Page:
Can you imagine buying a Chrysler with a Toyota engine (wait this doesn’t sound so bad) or a BMW with a VW engine (this sounds terrible).
The movement of a watch is what moves the skinny long sticks around the dial and indicates how late you’re running to your next meeting. It could be battery powered quartz, human powered mechanical (automatic or manual wind), solar powered Eco-Drive, and so on. If the dial (the part with all the numbers painted on) is the face of your watch, the complications (stop watch, date, moon phase) its brains, the movement is the heart. It determines how much power reserve it can store, how accurately the watch will keep time, and how much abuse it can take before it gives up. It’s how watch companies show off how awesome they are at their core competency of doing fine detailed work and why you should buy their watch over their competitor. It separates the companies the must rely on celebrity endorsements to gain prestige and those who gain prestige from simply being so awesome and smart.
There is a sort of snobbishness between watches that use movement powered by “In House” designs and watches that use ready made complete movements or incomplete “ebauches” movements. Watch makers such as Rolex, Jaeger-LeCoultre, Seiko, and Citizen generally only use movements that were developed, manufactured, and quality checked in a close loop system entirely within their own company. There are of course exceptions even within the examples here but there is extra glory to doing it all yourself in the same way there is more glory winning a solo gold medal than winning a team gold medal. 1980 US Hockey team excluded (such a good true story movie).
Some makers like Omega, IWC, and Doxa request from a company like ETA made to order or customized movements. In the case of Omega, with both ETA and Omega being owned by the Swatch group makes it a sort of special case since you could consider Omega maybe not “In House” but “In Extended Family”. Contemporary and exclusive movements like the Omega 2500C and Omega 8500 are radically different and far more advanced than what anyone can order though even if it is still manufactured by ETA. On the other hand the Omega 1120 isn’t quite so different from the ETA 2892-A2. Its sort of the symbiotic relationship we see between Audi and VW. The lower spec Audi A4 uses the same engine that you might find in a Jetta just with different engine covers but you would never mistake an Audi for a VW (if you’re a car lover) and most people just don’t care about something as geeky as the engine. Perhaps in the best marriage of movement maker to watch maker, the Omega Speedmaster Professional, the official EVA space watch of NASA uses a legendary manual Lemania movement. It’s great value too since this movement is generally reserved for watches costing several times that of a Speedy Pro.
IWC almost completely transforms the ETA movements they start from. They order the highest spec movements from ETA and they go on to disassemble and replace pieces to make them higher performing and prettier. Much like engine tuners such as Shelby or Dinan, they’ll pick apart an already high quality movement from ETA and replace critical components as well as completely reassemble the watch with tighter tolerances and even better quality checking. This is much in the same way when AMG receives an engine from Mercedes Benz, they essentially do the same thing and even sign them individually by the technician who made the improvements by hand. It might surprise some to know, Aston Martin and Jaguar used to follow this very practice with what started as a humble Ford engine.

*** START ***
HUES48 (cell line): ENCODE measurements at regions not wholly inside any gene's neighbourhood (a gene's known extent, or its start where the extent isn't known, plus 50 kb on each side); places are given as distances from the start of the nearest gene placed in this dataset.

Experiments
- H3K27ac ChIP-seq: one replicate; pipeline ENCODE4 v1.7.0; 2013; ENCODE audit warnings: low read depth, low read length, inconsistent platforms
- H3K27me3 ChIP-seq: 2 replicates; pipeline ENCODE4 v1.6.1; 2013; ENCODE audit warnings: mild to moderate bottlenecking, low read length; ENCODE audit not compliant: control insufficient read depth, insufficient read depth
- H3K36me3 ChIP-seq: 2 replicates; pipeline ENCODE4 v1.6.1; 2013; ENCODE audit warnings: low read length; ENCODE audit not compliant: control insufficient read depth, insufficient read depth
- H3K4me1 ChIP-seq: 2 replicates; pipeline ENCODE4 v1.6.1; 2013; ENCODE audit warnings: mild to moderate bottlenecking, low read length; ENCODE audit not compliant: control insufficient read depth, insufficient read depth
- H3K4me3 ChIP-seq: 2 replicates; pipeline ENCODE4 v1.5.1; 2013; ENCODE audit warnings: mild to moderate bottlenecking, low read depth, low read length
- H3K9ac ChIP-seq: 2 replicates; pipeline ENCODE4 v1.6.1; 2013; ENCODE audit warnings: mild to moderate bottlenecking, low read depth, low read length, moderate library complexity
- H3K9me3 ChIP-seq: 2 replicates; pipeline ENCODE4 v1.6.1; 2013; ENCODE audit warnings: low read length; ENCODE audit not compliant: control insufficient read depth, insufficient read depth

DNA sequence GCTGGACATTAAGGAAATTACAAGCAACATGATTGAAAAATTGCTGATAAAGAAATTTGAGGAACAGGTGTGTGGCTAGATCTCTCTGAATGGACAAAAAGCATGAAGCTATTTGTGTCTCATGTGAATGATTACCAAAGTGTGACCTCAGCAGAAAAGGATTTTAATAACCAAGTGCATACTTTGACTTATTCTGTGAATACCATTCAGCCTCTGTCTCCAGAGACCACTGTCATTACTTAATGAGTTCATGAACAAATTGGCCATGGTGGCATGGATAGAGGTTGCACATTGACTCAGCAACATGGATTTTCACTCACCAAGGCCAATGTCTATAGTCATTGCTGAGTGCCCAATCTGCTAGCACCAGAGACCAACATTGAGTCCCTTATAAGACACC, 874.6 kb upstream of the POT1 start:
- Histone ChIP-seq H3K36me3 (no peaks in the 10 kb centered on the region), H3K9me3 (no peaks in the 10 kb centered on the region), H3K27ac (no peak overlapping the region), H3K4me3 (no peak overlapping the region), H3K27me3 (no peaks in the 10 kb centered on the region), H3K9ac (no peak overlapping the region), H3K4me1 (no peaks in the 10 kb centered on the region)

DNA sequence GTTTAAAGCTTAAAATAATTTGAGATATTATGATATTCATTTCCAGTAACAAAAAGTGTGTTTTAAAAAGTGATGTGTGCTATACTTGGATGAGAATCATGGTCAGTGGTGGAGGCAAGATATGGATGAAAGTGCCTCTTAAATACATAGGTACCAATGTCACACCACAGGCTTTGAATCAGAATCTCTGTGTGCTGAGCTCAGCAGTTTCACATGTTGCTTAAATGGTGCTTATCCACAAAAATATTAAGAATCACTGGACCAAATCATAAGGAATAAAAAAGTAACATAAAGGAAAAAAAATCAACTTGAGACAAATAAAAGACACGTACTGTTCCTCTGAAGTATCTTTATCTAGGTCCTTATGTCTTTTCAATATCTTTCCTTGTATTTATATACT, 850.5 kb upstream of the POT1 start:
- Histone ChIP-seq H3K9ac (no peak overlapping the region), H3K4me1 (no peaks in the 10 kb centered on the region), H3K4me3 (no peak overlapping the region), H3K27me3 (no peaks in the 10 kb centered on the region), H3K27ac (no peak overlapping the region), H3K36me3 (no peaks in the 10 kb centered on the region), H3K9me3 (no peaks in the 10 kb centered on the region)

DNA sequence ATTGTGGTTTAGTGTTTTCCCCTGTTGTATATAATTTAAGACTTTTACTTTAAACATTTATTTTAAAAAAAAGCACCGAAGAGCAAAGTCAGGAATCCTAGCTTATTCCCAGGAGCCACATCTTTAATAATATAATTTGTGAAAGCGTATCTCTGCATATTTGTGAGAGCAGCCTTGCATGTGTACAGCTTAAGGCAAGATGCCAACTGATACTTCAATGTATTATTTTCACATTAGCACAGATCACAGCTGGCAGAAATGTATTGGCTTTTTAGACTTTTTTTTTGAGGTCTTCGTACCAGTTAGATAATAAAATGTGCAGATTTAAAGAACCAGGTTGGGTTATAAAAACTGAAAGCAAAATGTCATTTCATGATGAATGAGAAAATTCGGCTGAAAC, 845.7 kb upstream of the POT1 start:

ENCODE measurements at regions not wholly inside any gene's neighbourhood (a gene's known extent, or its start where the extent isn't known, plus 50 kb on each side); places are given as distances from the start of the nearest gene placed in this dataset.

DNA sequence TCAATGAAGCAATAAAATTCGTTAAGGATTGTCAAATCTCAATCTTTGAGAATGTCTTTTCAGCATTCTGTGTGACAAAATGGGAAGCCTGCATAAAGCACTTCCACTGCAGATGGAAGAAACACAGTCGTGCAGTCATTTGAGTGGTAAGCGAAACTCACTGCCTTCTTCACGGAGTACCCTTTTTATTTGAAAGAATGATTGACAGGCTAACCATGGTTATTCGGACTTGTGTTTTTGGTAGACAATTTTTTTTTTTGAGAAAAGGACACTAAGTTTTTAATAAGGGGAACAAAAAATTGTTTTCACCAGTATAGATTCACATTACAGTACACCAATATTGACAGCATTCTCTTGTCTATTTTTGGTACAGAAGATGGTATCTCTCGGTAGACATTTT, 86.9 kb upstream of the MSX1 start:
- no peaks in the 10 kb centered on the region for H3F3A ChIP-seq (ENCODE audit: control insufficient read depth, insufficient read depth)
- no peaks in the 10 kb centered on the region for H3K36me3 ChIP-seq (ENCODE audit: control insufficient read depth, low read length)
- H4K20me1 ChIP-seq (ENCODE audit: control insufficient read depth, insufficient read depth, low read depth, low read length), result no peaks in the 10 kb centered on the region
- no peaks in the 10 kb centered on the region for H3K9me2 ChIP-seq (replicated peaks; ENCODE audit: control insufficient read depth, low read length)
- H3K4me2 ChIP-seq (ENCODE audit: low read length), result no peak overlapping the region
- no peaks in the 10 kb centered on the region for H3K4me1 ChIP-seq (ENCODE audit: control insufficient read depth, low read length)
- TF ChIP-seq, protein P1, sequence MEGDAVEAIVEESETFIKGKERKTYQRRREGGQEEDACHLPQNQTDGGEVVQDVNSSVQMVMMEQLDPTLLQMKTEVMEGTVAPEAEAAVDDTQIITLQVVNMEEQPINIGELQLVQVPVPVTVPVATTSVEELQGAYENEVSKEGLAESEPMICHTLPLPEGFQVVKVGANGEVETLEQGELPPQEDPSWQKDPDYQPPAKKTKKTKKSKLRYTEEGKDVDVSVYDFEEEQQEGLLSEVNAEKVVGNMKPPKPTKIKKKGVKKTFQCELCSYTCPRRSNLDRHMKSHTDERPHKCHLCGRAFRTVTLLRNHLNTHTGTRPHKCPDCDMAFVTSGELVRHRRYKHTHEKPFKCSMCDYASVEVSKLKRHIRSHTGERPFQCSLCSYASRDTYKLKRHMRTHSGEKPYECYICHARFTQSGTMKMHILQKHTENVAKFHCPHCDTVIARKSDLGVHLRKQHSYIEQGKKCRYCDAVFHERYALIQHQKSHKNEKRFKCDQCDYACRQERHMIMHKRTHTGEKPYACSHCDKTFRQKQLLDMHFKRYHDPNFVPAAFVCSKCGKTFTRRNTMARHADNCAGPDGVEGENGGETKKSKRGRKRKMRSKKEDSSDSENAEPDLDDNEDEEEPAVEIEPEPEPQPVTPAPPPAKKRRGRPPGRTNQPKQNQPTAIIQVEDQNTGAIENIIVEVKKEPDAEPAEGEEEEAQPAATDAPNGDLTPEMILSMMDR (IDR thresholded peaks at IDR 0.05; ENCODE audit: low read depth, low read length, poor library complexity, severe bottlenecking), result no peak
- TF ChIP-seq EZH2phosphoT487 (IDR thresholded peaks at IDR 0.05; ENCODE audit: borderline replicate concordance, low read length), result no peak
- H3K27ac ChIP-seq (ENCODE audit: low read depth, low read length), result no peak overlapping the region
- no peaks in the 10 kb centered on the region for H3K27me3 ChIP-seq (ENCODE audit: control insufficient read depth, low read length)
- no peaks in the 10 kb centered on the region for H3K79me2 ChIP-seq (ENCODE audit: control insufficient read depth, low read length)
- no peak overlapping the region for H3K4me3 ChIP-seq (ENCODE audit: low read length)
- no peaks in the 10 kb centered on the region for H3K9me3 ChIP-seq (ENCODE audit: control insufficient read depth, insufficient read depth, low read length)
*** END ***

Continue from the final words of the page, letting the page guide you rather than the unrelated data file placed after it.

At the lowest end of the food chain, companies like Tag Heuer will generally order standard movements and not do anything to them and just fit it into their own watch cases. Tag will rename them something like “CALIBRE XX” to make it sound like they did something to it but no, they did not. I’m glad they did not as ETA makes a very good movement and I don’t trust Tag to make significant changes to it. For a few years, GM was selling the Chevy Prizm which was just a disguised rebadged Toyota. I’m sure most buyers were glad GM didn’t try to touch the engine in that.
In most cases, I find no problem with either approaches. It just doesn’t make sense for Sinn or Fortis to develop their own movements when ETA, Lemania, or Soprod makes such a good one already. Lotus or Morgan uses a variety of other companies’ engines and it would be unfeasible for them to make their own. Its a big investment in capital and expertise that probably won’t pay back much in return when the watch buying market barely can tell the difference between quartz and mechanicals. However, it is generally accepted though that to move into the next level of brand tiers, you do have to be completely in house. This is why Omega is trying to move the production of the 8500 into their newest facility and Rolex had to stop using the excellent Zenith El Primero movements in their Daytona. Snobs find something dirty in using someone else’s engine. I for one, would be the first geek in line waiting in front of the Omega boutique store in a sleeping bag the night before the release of a Speedmaster powered by the El Primero. It would be like putting a BMW M division engine into an Audi S5. You get the great style and interior quality of the Audi with the engineering prowess and mechanical superiority of BMW in the bits that move the car quickly.